Best of all, I loved the story that went with Elizabeth Knox. Another short story that ends right before it should get interesting, where the real conflicts are going to begin. I don't feel as irritated by this as the Clare short story, because at least this world is aiming for something more than pretty but useless. This is one of those post-apocalyptic utopias that no one bothers to write anymore - two generations past peak oil in a fiercely local America. A boy in a car, of all things, shows up in town, which kicks over a bunch of anthills. Given how bound up in our national identity the automobile is, it was interesting to consider the American landscape without them.
"Finishing School" by Kathleen Jennings. Another comic. Slender reimagining of the invention of flight, this time by a daughter of Scottish and Chinese parents who is stuck in an Australian school for girls. Nice metaphors of girlish exuberance. When a friend's mom got divorced, she took Amelia as a middle name. We long for flight sometimes, and sometimes we should get it.
"Steam Girl" by [a:Dylan Horrocks|42127|Dylan Horrocks|http://d.gr-assets.com/authors/1330197652p2/42127.jpg]. I think I'm going to call this one out as the stand out of this collection. A nerdy, chubby boy semi-befriends a poor, outcast girl. She tells him stories of Steam Girl, an obvious self-avatar grown long-limbed and beautiful in her pulpy imaginings. Horrocks has a good sense of the teenage outcast - not the romantic one, with his bangs in his eyes, but the real kind: uncomfortable in his body, clueless, and slightly horndoggish, but not in a particularly nasty or cruel way. Escapism is important for people who have something to escape from, and this story is so sensitive to that equation.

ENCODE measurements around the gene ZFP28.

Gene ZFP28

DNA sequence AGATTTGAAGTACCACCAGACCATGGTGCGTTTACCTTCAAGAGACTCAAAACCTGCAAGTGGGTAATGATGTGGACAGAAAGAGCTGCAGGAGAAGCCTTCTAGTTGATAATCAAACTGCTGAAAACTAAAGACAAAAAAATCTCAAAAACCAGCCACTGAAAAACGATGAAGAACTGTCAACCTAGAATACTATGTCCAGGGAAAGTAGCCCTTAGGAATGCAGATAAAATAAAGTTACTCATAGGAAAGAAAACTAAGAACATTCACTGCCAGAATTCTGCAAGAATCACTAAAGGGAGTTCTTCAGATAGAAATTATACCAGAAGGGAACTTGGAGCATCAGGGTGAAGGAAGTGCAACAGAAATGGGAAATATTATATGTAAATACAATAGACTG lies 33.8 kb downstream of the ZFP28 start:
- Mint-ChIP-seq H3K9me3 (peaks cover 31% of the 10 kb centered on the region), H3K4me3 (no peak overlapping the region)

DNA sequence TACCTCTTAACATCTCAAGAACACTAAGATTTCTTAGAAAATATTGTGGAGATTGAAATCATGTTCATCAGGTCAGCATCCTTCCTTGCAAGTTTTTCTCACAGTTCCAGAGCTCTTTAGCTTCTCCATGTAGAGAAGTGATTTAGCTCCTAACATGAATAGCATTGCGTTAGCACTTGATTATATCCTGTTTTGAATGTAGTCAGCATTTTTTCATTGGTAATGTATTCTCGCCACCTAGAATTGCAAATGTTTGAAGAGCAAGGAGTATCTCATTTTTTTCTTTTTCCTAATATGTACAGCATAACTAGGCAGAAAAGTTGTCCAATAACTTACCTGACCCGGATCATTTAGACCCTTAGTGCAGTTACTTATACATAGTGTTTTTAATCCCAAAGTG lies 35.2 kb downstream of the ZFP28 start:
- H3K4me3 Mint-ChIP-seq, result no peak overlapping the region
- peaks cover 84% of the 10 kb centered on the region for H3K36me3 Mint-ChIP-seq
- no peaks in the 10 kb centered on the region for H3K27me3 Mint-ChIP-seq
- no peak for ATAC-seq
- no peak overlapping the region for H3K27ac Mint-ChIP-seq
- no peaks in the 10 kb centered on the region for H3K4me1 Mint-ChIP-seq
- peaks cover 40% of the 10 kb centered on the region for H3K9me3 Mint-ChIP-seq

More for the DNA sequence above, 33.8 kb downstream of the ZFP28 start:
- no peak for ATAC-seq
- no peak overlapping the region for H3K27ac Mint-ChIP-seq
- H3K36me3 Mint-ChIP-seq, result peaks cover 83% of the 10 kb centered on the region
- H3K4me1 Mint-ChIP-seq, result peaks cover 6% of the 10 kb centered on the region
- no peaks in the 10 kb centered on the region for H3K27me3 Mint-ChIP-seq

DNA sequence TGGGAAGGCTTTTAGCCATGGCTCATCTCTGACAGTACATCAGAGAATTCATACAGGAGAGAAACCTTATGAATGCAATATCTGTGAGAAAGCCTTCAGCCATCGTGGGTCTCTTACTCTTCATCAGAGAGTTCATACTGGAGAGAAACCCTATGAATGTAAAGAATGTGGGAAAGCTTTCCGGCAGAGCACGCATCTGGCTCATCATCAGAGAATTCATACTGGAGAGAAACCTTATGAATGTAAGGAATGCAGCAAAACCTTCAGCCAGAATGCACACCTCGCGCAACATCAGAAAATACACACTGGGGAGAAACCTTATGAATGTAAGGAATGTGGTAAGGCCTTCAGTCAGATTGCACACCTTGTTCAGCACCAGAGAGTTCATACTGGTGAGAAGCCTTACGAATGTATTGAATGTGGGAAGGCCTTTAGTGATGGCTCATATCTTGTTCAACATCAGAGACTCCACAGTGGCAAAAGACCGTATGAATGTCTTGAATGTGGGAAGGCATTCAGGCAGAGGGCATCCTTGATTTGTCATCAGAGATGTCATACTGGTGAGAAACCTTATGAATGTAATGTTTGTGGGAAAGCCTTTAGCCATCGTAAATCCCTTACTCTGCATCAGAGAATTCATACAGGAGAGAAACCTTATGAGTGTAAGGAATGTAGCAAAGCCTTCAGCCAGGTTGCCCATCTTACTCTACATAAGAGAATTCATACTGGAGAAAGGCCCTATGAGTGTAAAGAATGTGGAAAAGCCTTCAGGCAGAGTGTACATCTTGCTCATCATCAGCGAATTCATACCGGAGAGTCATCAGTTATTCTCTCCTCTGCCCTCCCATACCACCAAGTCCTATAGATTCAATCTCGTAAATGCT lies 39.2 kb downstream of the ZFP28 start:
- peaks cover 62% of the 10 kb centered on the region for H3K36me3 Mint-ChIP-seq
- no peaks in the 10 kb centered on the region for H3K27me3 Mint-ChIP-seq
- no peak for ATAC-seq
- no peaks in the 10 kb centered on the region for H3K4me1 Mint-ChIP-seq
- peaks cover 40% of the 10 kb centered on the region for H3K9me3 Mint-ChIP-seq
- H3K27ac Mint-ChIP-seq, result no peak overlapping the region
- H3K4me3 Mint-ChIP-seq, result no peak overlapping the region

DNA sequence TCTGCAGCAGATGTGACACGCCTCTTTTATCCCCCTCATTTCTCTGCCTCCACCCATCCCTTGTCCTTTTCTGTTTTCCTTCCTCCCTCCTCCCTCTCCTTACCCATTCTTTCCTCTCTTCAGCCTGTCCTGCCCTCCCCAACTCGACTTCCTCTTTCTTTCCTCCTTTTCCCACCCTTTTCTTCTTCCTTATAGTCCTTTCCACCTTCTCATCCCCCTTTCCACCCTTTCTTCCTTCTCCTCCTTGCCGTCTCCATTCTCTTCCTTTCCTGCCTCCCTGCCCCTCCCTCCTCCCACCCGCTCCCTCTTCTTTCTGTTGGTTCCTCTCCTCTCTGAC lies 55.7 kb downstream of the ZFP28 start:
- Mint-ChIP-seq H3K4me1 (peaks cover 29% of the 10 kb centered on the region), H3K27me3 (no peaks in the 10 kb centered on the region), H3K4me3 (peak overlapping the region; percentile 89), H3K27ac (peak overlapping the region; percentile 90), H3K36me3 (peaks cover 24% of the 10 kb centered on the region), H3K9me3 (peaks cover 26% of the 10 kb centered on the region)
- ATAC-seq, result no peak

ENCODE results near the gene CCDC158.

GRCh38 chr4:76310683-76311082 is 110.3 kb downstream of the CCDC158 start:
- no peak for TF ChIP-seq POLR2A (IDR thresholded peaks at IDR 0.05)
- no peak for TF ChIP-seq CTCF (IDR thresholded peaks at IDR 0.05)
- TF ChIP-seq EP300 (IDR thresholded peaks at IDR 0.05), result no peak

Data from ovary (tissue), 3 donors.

"Everything Amiable and Obliging" by [a:Holly Black|25422|Holly Black|http://d.gr-assets.com/authors/1261867163p2/25422.jpg]. Fine, I guess, but I don't think all the implications of the central metaphors here were considered, so I feel all squicky in the end. A girl falls in love with a house automaton, and her family tries to dissuade her from her love of the dancing instructor robot. He's part of the hive consciousness of the house, and there's a lot of shouting and stuff about loving robots designed to give you exactly what you want. That's not the squick part for me. The squick part was when this was equated with the other girl's lack of agency in her own relationships, and then my brain started shouting, but wait! Are we characterizing the working class as automata? Are we really saying girls lack agency? I can see where Black was going with this, I just don't think it was thought out enough.
"The Oracle Engine" by [a:M.T. Anderson|31688]. A Roman steampunk story. And not modern Roman, but the Classical kind. Holy shit, but this was fun. Written in that gossipy historian's voice, the one that relates a bunch of folklore and quotes the classics, and then pulls back demurely and says there isn't any basis for that conjecture. I was fully expecting a Mechanical Turk at the center of this story, which, if you are not familiar with the concept, was a chess-playing engine invented in the 18th C, but turned out to be a dude hiding in a box and not an automaton at all. (Amazon has named it's crowd-sourcing venture after this, and this enterprise is why capchas have gotten so freaking annoying.) That would have been neat, but the actual center of the story is so much cooler and weirder. GIGO.
Oh, and also? The scientific ornament was brilliant. Archimedes almost invented calculus, for crissakes, and while there's no guarantees that the lunatics of the Middle Ages wouldn't have lost his discoveries - like they did with how to make concrete - had Archimedes's discoveries become widely known, it is a fun thought experiment to consider.